A novel NGS library preparation method for detection of mutations and gene-fusions in circulating cell-free DNA and RNA
Session type: Proffered paper sessions
Theme: Diagnosis and therapy
Circulating cell-free tumour DNA- or RNA can be used as a non-invasive biomarker to detect the presence of malignancy, follow treatment response or monitor for recurrence of cancer. Next-Generation Sequencing (NGS) has revolutionised genomic studies and is driving the implementation of precision diagnostics. However, the high sequencing error rate of ∼1% is a fundamental limiting factor when aiming to identify rare mutants in genetically heterogeneous mixtures. Current targeted amplicon-based sequencing techniques are limited in their ability to detect gene fusions/ translocations, and to simultaneously sequence circulating DNA and RNA, especially micro RNA.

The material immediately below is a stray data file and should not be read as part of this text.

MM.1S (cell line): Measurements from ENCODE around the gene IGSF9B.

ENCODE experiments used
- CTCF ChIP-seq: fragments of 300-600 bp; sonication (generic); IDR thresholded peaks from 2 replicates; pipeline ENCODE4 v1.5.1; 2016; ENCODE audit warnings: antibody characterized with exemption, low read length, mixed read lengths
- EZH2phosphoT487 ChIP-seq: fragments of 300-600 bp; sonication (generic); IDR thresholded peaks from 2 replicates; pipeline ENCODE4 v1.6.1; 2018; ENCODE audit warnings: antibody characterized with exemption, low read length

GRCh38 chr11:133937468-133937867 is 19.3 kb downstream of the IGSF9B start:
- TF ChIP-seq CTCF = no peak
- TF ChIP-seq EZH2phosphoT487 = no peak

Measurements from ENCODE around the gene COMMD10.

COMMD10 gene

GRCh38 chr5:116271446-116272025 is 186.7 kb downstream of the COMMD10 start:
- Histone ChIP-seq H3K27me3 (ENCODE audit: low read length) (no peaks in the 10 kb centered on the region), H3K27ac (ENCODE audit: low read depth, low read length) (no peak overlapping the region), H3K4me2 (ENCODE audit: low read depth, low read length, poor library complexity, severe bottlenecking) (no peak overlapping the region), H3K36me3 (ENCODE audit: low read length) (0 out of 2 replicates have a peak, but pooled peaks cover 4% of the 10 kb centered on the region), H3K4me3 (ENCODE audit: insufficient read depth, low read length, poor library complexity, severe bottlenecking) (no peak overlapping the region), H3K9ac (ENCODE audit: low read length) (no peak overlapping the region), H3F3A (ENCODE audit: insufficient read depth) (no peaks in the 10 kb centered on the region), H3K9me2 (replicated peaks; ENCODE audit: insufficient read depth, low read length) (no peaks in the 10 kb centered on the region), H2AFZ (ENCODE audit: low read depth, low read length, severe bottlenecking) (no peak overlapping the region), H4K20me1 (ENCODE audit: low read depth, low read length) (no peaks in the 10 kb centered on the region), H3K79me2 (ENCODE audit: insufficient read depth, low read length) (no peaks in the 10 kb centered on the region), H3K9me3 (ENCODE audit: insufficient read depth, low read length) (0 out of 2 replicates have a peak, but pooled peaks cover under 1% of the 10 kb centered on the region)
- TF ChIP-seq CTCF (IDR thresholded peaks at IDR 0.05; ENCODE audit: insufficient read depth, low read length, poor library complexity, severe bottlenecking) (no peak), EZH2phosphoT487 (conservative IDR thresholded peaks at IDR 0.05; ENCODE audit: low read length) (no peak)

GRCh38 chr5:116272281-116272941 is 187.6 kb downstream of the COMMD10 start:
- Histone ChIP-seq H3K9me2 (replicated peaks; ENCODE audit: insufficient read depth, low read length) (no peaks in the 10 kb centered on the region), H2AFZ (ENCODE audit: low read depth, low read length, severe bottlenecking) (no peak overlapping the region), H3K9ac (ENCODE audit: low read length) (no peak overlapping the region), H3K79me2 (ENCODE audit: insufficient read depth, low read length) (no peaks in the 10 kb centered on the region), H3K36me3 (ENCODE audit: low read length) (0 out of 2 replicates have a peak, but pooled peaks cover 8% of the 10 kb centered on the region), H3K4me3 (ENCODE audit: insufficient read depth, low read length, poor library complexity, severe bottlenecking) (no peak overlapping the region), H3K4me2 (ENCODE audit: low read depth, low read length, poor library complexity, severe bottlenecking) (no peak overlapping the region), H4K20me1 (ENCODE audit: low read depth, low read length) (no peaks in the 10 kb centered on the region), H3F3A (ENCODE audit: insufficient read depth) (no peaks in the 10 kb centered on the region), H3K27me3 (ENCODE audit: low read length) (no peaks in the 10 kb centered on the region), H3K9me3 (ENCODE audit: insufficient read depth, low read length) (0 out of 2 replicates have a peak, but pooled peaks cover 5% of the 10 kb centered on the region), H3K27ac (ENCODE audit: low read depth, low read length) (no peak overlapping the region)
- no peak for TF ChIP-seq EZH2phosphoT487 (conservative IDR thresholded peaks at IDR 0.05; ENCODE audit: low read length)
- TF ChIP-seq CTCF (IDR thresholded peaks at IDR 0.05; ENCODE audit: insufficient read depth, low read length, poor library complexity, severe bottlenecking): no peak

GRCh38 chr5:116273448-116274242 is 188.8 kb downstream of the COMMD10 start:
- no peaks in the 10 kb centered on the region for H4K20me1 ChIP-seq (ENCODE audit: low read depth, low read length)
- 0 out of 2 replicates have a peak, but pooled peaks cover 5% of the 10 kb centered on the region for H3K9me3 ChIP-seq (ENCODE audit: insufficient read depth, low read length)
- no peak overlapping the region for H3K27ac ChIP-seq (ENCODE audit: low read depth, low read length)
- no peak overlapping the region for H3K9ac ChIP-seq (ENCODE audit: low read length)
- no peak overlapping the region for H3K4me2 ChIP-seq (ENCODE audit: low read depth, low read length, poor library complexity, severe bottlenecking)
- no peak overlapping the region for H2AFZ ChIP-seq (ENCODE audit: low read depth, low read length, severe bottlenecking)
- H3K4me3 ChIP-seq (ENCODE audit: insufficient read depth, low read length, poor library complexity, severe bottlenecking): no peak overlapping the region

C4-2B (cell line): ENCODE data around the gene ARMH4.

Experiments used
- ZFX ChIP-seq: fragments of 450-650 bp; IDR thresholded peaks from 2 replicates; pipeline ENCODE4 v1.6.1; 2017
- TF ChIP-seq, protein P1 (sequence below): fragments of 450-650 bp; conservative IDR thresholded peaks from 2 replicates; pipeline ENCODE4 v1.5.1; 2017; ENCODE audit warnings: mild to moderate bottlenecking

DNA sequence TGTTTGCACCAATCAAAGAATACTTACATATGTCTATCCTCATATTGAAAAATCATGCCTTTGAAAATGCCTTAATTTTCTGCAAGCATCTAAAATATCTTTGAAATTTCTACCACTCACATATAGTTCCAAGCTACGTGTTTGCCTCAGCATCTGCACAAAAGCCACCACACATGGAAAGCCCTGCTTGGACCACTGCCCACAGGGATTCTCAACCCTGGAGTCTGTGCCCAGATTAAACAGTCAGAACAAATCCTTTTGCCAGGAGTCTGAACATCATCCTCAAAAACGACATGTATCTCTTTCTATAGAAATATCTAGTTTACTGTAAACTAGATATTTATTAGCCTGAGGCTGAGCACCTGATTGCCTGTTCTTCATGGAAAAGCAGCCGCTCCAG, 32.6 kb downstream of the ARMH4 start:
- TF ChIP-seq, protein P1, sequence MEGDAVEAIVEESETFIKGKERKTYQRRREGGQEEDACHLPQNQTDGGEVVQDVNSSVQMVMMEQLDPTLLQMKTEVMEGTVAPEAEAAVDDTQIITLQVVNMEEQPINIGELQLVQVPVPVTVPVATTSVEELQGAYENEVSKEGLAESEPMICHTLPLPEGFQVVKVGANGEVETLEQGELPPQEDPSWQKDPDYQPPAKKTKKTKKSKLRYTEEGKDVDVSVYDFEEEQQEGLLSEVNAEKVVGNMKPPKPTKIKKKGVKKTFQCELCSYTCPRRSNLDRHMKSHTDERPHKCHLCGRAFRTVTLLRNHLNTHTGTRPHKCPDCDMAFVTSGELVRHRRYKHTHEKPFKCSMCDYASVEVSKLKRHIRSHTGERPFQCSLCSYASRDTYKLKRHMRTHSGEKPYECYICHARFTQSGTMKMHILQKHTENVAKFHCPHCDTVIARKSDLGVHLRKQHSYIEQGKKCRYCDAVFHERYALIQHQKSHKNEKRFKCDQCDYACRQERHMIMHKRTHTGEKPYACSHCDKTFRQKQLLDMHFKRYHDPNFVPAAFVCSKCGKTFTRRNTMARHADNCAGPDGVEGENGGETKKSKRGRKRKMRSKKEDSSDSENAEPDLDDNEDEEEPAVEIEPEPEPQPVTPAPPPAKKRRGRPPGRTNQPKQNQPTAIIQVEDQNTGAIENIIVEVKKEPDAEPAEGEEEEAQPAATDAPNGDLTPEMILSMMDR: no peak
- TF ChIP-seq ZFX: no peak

To overcome the limitations of current methods, we have developed an improved NGS technology - TBD-seq (tagged bidirectional sequencing)- for the detection of mutations or gene-fusions in DNA and RNA from blood with enhanced sensitivity. A special technique for adding sequencing adaptors into single-stranded fragment ends is used (which does not involve ligation and PCR), to efficiently convert original molecules into sequence ready templates. A unique molecule barcode is introduced to each original molecule which can be used to correct sequencing errors.
We have developed a cancer mutation hotspot panel which includes 3000 mutations of 50 oncogenes and tumour suppressor genes. The library preparation requires as little as 10ng of plasma DNA and takes about five hours to complete. The method demonstrates simplicity, high efficiency and enhanced sensitivity for detecting mutation, gene fusions and RNA.